Slavery By Another Name Book Cover

Historical contortionism

My heartfelt thanks to all of you who tuned it to watch the documentary in February. I’ve received hundreds of emails and tweets in the past 12 hours and thousands of visitors to this website.  It’s gratifying to see so many Americans with a serious interest in reconsidering and better comprehending these difficult aspects of our shared history. 

Unfortunately, there are also still many people who are desperate to contort every fragment of history that they find into a foundation for a particular political agenda.  In the terrain covered by my book and film, this is done often by both Democrats (who want to forget their ardent opposition to civil rights for African Americans a century ago) and more recently by Republican supporters (who want to claim credit for passage of the Civil Rights laws of the 1960s, even though the moderate wing of the party that cooperated with Lyndon Johnson in those votes has since been essentially obliterated).

Earlier today, I rejected a comment from one person because of the sweepingly inaccurate depiction it contained of what was and wasn’t in the film.  He submitted another post a short while later that was marginally different, which I approved mostly so that others can see a good demonstration of what I call “historical contortionism.”  It’s an impulse to twist history in ways that make it propagandistic, and that can see history only through a lens of the present.  It values history only to the degree that bits and pieces can be used as ammunition in some contemporary fight–usually in ways that are irrelevant and ultimately false.

People who are serious about history, serious about the truth, whether they are conservative or liberal, Democrats or Republicans, realize that that sort of history–the kind of thing that used to come from the “Ministry of Information” in other countries–is dangerous.  Slavery by Another Name is about America’s failures. No one group gets the blame. No one group gets to take credit. Don’t listen to anyone who says otherwise. Don’t become an unwitting, or witless, co-conspirator in a new effort to pollute our understanding of the past.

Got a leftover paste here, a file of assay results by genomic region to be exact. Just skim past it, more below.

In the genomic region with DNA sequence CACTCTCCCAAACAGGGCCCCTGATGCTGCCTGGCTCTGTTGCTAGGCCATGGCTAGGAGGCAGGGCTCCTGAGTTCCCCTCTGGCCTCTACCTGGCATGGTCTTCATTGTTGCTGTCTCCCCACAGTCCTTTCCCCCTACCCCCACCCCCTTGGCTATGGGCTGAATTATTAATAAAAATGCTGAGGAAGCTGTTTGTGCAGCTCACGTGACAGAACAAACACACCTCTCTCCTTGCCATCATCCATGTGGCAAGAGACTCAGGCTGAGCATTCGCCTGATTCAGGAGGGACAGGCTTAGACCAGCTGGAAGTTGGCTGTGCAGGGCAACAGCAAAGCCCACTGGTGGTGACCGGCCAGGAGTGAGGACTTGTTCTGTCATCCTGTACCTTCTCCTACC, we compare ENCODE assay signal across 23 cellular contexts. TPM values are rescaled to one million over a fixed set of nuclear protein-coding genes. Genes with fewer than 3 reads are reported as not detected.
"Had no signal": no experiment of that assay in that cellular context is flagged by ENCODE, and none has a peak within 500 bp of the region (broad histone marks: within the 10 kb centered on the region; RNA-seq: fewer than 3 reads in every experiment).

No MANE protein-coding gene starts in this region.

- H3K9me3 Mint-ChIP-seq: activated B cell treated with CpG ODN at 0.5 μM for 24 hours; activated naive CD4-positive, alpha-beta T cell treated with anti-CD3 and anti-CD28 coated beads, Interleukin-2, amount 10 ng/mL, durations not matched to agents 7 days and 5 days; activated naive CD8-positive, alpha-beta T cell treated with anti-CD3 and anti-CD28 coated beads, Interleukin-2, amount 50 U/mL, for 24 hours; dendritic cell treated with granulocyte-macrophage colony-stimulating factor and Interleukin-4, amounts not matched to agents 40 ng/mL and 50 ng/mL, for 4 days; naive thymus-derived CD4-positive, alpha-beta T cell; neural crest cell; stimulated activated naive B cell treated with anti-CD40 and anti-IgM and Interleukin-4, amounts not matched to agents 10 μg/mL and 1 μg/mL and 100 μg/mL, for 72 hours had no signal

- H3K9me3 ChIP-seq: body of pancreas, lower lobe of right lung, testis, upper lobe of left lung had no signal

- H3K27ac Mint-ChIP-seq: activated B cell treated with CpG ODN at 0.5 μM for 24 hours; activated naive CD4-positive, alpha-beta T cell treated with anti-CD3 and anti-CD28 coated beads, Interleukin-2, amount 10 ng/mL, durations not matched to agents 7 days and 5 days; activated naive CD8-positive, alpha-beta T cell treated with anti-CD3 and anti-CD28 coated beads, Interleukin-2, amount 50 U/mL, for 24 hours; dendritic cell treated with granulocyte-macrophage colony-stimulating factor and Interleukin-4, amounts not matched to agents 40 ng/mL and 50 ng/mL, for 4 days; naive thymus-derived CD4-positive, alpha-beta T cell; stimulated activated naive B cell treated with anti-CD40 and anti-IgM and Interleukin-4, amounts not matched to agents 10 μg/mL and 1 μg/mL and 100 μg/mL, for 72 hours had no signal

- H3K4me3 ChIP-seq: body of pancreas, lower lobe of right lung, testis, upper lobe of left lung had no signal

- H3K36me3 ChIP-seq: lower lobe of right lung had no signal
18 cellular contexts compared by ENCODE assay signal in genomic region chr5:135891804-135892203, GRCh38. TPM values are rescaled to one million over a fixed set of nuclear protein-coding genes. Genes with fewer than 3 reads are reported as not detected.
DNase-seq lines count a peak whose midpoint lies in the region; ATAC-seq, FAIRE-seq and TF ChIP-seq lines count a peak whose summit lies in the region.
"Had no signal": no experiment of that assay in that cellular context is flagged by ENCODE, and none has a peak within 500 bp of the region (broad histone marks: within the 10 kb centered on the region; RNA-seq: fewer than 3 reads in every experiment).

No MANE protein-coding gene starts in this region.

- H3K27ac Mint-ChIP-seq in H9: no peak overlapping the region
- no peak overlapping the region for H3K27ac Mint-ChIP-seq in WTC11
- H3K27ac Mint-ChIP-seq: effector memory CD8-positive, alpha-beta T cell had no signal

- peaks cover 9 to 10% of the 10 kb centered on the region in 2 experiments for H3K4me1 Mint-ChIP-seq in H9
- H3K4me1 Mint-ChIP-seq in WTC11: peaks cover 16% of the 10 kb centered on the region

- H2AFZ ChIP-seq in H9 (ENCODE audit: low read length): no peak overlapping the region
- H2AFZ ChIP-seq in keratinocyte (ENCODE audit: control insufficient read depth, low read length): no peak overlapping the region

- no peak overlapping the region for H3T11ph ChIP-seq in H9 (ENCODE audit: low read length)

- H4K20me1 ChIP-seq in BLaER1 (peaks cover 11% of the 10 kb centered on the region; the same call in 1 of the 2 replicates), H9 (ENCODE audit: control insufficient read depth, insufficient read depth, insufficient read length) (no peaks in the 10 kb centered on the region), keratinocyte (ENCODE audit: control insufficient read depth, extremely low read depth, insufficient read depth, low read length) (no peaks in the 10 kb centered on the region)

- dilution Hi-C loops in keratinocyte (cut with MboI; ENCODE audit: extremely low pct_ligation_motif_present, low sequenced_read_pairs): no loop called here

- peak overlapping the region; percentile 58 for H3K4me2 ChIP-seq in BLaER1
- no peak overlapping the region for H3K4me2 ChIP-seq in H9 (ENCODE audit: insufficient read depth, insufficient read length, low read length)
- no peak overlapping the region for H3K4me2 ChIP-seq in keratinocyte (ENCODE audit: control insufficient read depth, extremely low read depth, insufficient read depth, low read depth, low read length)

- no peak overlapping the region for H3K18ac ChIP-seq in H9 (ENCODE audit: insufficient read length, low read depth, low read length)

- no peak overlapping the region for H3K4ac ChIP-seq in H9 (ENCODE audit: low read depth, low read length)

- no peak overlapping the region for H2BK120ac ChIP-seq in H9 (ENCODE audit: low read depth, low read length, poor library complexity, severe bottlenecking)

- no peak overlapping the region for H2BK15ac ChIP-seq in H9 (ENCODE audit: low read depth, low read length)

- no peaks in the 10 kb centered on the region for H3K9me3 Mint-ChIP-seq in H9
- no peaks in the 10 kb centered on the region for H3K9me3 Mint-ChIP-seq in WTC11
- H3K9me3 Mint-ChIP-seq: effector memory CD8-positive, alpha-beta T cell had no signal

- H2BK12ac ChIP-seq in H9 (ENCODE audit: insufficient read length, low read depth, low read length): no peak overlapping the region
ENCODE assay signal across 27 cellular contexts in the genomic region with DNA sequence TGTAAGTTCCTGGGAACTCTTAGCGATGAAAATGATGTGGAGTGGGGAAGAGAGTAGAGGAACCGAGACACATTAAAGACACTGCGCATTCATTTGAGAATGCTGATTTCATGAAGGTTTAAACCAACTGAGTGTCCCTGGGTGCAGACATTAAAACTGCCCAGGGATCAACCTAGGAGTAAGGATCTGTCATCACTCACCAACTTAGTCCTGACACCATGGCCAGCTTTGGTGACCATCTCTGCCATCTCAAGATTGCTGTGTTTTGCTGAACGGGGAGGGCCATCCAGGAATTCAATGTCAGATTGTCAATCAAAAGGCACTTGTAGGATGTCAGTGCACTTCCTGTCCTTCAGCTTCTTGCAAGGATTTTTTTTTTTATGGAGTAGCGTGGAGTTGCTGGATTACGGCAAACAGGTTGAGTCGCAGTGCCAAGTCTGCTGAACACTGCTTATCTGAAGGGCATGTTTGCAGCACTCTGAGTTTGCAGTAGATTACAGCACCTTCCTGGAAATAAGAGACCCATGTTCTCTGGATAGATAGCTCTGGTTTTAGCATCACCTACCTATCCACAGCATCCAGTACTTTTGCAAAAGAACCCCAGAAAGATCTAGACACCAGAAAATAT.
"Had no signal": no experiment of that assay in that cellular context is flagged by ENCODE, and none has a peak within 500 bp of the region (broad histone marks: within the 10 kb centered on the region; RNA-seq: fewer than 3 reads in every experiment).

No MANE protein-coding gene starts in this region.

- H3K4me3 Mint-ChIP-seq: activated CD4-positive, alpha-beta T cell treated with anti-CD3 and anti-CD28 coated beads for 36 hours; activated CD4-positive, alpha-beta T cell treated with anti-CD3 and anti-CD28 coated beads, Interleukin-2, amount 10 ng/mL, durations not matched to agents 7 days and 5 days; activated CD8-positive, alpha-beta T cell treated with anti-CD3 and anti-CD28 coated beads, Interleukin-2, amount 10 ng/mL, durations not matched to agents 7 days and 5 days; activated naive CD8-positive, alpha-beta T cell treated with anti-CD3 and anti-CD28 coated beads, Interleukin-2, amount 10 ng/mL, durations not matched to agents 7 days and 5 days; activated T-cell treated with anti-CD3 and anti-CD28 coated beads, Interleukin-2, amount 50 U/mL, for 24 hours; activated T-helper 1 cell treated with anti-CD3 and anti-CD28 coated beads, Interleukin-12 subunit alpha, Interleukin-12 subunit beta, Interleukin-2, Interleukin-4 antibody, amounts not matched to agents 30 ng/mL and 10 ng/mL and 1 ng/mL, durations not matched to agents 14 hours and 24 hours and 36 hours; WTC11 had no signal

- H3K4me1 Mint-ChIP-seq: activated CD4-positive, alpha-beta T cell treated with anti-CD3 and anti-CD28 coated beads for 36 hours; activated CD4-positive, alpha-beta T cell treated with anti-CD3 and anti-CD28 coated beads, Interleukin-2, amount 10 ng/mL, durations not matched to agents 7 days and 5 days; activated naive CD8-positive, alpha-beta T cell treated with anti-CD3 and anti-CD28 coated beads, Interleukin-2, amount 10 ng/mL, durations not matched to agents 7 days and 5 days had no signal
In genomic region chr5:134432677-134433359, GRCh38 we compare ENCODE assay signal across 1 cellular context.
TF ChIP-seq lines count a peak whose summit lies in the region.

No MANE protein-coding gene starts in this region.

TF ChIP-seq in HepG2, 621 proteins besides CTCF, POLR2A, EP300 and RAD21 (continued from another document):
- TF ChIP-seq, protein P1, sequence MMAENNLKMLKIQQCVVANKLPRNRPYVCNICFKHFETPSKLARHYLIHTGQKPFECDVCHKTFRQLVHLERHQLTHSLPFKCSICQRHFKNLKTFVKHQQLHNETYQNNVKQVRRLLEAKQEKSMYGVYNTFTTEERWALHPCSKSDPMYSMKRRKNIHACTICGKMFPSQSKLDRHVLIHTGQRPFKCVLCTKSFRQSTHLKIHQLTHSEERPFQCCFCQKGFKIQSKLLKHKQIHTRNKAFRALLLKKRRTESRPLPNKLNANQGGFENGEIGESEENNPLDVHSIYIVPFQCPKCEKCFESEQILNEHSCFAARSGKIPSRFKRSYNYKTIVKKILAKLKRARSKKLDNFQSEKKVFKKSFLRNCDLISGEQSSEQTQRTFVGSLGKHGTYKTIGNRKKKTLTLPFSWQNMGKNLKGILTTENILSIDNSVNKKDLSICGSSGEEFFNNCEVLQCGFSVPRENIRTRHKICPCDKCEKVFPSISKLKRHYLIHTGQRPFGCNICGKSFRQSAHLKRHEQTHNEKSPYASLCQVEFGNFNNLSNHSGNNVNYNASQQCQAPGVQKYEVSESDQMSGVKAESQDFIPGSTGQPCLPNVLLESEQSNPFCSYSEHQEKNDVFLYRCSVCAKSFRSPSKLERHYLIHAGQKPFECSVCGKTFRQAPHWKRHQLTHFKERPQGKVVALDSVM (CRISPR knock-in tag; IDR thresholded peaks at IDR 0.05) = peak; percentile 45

Here’s the response I gave to the historical contortionist, whose comment is on the blog as well.

It doesn’t seem that you did listen carefully to the film. I rejected your earlier post because, even more so than this one, it misrepresented what is and isn’t in the film. I have no issue with anyone disagreeing with my interpretations, or those of others involved in making the film. But I’m not interested in posts appearing on this site that describe the book or the film incorrectly, written by people who either haven’t seen the film, couldn’t follow it or have chosen to depict it incorrectly.

The documentary makes crystal clear that both the Republican and Democratic parties failed African-Americans over the span of many decades. Indeed, virtually all white Americans, in every region of the country, by and large went along with the denial of citizenship to African-Americans and abided the their re-subjugation in the South. That’s the bottom line of what happened from the 1870s to the 1940s.

The film makes clear that Abraham Lincoln, Republican, signed the Emancipation Proclamation. And that his successor, Andrew Johnson, a Democrat, encouraged the return of white supremacist control of the South. That Teddy Roosevelt, Republican, was initially a friend to African-American citizenship and then turned terribly against them. That Woodrow Wilson, a Democrat, extended Jim Crow segregation throughout the federal government. And that finally it was not until the administration of Franklin D. Roosevelt that the first serious and sustained effort to defend the actual freedom and civil rights of blacks began. Even those efforts were deeply flawed, they did open doors so that for the first time the relentlessly hard work of African-Americans in jobs and schools would accrue to their OWN benefit, their OWN journey out of poverty–rather than for someone else’s profit and pleasure.

I realize that you are not a serious person as far as history. Your interest is only in how to twist parts of history to serve a current day political agenda. But the facts simply don’t support the myth currently being pushed by you and some other people that the Republicans were historically the good guys on race, and that Democrats were the villians, and that black people have blindly gotten things in reverse. The truth is that Abe Lincoln was a good guy, and that after that both parties failed blacks abjectly until the World War II period, when Democrats in the north and some Republicans began to support civil rights and economic opportunity for African-Americans.

It was that coalition of Democrats and Republicans who then passed the civil rights acts of the 1960s, over the bitter opposition of southern Democrats who subsequently, by and large, became Republicans. But “Slavery by Another Name”, book or film, isn’t about that. It is an indictment of America’s failure to preserve the great moral victory of the Civil War, and the mythologies we adopted to hide that failure. Republicans and Democrats and white Americans across the land were all collaborators in that conspiracy against justice.

Share this post

51 Responses to Historical contortionism

Leave a Reply